First, my compliments on an excellent set of posts and comments for Session 2. An asynchronous course like this is only as engaging as you make it, and the effort you've put into your posts and responses benefits everyone. Changing the deadline for your five comments to Friday of the second week of the session seemed to work well, so we'll stay with that for the time being.
For Session 3 we'll be doing something a little different. You've already had some experience with the challenges of getting replies and feedback in online communities, and found that one of the keys seems to be matching the content of your post to the rules, traditions or mood of your community. This can also include a community's unwritten rules, such as certain controversial topics, and how newbies need to approach longtime members with respect in order to get any response. Understanding how and why people participate in social sites will be extremely valuable, whether you are a designer, provider or user of social computing systems.
By Sunday, Feb 13, 11:59pm
1) Complete the Session 3 readings. Briefly summarize and evaluate their diverse senses of online participation and motivation, then provide two examples from your own online experience: one that supports a claim in one of the readings, and another that challenges or extends a claim in another. An example of the latter might be some reason you participate in an online community that you did not find covered or adequately explained.
2) Observe (don't participate this time) an online community that's new to you, and gather data from at least 50 posts in the community to answer the following questions:
--What modes of participation are there? For example, you may be able to post content of your own, comment on others' posts, rate posts, flag posts, friend people, send private messages etc. Provide a short but complete list of participation modes for the community you choose.
--How is participation encouraged? Include types of encouragement from both the designers of the site and its participants, with a brief example of each. You may need to go beyond your 50+ post sample to create a complete list, but if you observe more than five types, just present the five you observed most often.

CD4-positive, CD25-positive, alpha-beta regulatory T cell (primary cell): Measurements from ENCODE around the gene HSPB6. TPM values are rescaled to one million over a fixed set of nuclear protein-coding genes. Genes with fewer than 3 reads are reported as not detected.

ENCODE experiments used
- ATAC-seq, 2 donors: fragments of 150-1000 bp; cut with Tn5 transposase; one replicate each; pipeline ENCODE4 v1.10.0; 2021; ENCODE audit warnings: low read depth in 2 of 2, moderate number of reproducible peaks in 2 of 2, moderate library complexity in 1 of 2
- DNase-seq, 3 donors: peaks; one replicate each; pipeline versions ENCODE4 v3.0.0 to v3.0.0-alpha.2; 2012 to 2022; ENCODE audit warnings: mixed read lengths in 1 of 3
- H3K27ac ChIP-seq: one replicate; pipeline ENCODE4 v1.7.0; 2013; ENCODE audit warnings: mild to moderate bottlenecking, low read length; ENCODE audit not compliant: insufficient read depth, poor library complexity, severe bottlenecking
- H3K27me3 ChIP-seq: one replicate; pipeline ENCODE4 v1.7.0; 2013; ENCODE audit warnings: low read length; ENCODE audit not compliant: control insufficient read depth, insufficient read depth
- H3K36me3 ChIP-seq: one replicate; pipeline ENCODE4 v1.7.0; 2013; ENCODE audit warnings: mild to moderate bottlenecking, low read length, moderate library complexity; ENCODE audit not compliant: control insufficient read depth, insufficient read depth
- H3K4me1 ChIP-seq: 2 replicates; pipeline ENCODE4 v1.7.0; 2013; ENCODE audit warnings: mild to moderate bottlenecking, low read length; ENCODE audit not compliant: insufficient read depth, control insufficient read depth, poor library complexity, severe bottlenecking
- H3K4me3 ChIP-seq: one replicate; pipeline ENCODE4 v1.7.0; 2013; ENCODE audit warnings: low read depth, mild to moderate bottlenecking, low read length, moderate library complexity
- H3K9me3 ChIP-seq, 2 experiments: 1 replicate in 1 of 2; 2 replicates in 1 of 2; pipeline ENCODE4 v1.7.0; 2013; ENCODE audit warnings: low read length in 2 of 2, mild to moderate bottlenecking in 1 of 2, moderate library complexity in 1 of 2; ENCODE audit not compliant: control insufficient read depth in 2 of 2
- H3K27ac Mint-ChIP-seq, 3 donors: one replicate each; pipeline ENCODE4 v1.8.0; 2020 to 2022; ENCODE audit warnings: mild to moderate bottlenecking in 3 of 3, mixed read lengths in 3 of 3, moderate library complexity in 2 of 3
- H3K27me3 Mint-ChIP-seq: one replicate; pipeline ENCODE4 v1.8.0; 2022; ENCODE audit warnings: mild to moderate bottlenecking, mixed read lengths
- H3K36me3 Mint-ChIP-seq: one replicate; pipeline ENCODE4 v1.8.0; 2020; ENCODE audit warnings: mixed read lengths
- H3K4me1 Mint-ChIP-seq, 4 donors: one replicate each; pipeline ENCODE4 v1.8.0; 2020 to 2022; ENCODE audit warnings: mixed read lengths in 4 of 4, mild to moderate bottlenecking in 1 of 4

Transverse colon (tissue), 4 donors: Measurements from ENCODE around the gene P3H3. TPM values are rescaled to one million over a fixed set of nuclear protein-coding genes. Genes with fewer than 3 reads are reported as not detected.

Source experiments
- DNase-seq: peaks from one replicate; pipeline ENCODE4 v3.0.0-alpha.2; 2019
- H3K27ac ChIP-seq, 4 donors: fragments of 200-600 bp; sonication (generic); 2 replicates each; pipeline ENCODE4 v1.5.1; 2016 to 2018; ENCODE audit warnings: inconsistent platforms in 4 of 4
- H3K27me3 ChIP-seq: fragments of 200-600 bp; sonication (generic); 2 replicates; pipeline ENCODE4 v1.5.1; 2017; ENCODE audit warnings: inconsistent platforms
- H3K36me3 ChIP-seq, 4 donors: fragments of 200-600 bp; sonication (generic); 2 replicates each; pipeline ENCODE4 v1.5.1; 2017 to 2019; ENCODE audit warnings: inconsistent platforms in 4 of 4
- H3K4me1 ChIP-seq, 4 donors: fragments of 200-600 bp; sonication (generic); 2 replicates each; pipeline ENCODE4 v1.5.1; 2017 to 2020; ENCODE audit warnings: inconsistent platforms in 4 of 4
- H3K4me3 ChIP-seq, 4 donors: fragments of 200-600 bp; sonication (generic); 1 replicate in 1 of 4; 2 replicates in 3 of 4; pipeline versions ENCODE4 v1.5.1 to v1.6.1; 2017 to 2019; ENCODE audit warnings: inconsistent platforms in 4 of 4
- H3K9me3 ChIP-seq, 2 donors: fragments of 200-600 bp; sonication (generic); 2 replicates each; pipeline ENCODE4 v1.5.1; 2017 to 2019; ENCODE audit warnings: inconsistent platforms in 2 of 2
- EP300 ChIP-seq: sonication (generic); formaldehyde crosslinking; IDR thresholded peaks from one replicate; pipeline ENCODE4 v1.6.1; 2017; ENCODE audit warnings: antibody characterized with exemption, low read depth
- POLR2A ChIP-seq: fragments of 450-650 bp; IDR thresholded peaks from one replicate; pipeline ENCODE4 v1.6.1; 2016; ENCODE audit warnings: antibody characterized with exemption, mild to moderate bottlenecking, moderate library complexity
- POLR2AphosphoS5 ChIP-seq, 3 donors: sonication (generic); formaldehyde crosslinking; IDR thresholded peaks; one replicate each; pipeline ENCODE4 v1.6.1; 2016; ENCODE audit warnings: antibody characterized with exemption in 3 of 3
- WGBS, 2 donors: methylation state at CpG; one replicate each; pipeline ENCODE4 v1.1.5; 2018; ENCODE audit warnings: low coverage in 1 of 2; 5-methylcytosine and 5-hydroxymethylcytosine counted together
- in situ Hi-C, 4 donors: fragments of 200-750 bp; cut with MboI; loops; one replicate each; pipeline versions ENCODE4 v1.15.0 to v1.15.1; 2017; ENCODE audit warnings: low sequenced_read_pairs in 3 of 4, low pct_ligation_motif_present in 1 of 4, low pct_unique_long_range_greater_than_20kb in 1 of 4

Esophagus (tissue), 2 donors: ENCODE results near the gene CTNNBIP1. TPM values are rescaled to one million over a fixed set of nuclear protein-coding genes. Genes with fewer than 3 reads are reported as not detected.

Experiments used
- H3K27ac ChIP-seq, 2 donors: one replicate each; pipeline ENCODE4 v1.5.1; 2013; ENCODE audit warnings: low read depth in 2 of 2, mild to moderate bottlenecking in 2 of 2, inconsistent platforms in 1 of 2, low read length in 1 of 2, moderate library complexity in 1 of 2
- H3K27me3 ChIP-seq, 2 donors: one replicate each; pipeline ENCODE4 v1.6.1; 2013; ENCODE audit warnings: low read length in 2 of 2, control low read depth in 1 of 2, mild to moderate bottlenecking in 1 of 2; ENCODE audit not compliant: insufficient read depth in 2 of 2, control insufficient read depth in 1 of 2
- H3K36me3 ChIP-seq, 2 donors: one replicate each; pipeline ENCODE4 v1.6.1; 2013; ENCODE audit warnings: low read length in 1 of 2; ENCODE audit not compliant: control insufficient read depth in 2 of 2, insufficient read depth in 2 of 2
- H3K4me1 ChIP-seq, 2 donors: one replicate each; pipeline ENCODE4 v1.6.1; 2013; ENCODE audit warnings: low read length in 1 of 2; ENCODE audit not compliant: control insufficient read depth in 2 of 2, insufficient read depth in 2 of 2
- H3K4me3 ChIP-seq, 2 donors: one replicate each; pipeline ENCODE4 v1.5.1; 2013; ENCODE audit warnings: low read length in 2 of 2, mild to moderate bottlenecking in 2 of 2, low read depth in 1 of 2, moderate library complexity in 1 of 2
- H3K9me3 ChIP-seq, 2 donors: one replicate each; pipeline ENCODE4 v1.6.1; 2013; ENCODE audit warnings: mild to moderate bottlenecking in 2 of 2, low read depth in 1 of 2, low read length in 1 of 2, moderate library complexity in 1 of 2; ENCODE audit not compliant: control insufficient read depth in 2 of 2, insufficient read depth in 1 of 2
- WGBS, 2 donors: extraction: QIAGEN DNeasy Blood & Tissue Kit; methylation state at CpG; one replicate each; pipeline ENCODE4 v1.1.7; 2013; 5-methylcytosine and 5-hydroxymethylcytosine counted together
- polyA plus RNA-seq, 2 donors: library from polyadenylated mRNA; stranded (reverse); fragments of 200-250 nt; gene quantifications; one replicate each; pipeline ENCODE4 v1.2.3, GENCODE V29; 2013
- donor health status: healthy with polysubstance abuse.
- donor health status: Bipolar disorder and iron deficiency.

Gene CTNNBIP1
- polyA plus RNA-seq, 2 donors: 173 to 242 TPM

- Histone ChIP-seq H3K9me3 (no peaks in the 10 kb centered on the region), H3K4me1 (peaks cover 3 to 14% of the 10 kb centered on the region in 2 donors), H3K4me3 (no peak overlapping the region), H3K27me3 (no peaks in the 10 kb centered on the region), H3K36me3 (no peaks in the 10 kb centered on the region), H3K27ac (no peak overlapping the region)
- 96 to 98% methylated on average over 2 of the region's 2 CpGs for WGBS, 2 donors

--Which types of content draw the most responses? Create a list of the five most common forms of content you observed in your sample. For example, in a car community, you might have a list like the following: Questions about which car to buy, how to modify or customize it, evaluation of accessories, mechanical reliability and purely social chatting. You should have a raw count of the number of times each type of content is posted, and (importantly) add up the number of responses each post receives, in any mode you can detect, to arrive at a total response count for each content type. Make sure each of the 50+ posts in your sample were posted at roughly the same time, so that each has had equal time to accumulate responses.
Discuss and evaluate your findings, incorporating concepts from two of the three readings you did not address in 1), and focus specifically on anything you found surprising or unexpected. Your goal in this section is to evaluate whether your observations support, challenge or extend concepts from the readings, which may be different than the conclusions you drew from your own experience.
By Friday, Feb 18, 11:59pm
Comment substantively on at least five other students' posts. Try to choose students with whom you haven't already engaged in conversation.
By Sunday, Feb 20, 11:59pm
Conclude your responses and discussions. Continue to gather ideas for your final projects--feel free to contact me to discuss possible topics, as some of you already have, but next session's blog will have more concrete guidelines on that.